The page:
Anyone following Witcher 3’s development knows how much hype has surrounded it and the new REDEngine3 tech that is powering the RPG sequel, but what they didn’t know is how this would run and whether we would need to build a 3K PC to see it. Thankfully, that doesn’t seem to be the case…at least according to engine programmer Przemysław Czatrowski.
In an interesting presentation, Czatrowski mentions Umbra and their new streaming technology that, much like Carmack’s Rage engine, only loads tiles that are able to be seen by the player. What this does is make an especially visually intense game like Witcher much easier for hardware to handle by limiting the work it has to do in order to render a scene.
Here’s how the occlusion process works:
- 1:The world is split in tiles, and for each tile a “tome” data package is built, including the occlusion data. The engine determines which tomes are needed to be shown depending on the camera position and direction.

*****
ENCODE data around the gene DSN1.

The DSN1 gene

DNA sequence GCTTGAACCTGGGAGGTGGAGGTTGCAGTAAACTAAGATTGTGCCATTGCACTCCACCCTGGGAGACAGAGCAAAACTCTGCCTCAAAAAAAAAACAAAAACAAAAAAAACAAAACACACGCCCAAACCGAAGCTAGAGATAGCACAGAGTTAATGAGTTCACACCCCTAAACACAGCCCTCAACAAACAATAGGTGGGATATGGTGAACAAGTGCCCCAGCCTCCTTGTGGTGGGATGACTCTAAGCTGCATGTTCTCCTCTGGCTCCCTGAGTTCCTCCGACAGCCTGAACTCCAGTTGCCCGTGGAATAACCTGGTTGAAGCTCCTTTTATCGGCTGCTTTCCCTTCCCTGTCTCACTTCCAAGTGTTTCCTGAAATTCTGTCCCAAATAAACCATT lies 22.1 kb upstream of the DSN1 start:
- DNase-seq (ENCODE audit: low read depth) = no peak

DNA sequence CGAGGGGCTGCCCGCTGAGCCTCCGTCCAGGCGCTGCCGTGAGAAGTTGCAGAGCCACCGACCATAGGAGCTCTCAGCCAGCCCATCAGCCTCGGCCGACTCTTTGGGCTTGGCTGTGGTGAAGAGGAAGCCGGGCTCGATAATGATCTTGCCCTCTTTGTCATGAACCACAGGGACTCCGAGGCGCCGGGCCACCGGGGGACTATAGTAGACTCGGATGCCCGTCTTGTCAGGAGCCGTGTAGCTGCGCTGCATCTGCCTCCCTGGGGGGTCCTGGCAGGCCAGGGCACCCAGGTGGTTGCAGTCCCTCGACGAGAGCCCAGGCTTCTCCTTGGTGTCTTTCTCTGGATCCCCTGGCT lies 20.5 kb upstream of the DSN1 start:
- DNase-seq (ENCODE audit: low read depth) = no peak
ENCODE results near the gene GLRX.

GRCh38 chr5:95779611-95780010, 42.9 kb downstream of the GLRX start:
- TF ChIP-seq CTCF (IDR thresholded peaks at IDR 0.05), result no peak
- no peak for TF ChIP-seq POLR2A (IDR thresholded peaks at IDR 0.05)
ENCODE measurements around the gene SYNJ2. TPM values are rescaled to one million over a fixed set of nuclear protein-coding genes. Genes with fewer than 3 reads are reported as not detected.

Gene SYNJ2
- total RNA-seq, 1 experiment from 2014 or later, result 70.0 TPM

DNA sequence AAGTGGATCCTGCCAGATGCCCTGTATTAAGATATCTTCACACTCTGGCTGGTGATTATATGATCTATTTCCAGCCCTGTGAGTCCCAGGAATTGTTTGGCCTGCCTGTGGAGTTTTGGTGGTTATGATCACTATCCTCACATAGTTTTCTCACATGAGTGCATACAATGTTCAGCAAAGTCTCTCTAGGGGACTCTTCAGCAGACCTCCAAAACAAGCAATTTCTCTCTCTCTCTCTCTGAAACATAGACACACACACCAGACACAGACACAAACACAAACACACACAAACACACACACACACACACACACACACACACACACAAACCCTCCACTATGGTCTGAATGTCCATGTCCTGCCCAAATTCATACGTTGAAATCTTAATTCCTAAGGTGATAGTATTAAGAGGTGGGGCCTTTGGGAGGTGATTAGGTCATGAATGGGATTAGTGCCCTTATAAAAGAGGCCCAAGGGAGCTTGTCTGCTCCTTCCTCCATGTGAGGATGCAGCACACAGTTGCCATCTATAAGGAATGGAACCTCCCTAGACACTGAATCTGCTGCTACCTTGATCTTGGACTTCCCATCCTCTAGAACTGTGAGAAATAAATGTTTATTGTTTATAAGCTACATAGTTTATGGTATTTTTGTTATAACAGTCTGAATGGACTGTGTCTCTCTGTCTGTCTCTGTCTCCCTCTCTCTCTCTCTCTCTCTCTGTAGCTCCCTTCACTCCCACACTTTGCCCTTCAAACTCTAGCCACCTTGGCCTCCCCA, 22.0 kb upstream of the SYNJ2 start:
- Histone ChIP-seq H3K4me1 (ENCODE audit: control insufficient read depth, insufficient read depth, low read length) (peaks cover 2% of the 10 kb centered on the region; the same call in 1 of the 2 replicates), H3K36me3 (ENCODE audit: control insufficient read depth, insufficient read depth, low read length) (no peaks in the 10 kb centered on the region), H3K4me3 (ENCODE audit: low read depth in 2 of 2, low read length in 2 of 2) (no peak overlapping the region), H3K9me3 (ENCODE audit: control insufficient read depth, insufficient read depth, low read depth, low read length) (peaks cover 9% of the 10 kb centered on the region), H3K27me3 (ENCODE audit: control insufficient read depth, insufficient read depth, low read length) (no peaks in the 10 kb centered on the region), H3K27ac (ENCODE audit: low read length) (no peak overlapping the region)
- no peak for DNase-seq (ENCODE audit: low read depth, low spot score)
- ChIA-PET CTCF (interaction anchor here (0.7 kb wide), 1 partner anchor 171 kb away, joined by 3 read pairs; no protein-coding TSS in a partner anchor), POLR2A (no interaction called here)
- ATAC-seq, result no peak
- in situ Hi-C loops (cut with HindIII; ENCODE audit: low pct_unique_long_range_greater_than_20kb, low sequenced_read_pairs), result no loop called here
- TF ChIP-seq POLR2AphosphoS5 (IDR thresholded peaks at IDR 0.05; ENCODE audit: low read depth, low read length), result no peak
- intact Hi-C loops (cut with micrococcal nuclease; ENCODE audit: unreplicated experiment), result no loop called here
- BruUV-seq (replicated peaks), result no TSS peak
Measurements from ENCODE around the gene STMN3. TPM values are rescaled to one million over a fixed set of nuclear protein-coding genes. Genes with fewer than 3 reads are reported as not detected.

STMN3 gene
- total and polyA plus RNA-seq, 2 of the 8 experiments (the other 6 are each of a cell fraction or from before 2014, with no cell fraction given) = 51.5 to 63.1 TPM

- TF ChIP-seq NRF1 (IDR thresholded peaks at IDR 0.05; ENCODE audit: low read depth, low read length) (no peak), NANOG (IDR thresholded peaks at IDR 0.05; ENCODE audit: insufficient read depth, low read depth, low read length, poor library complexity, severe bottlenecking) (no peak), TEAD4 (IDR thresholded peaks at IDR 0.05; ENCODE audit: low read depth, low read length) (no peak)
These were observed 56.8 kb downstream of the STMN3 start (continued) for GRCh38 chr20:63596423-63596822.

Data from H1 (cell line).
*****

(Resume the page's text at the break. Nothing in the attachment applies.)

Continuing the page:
2:If the newly determined set of tomes differs from the previous set, an asynchronous computation process starts, creating a new tome collection, that is sent to the renderer to replace the one previously rendered.
3:Tomes that are not used anymore are removed from the stream to free up memory.
A more thorough explanation is made available on the slides they’ve posted online.
It’s nothing new to European game fans, since advanced graphics technology has always been one of the hallmarks of development in that region, though this does show how far ahead of the curve CD Projekt really is.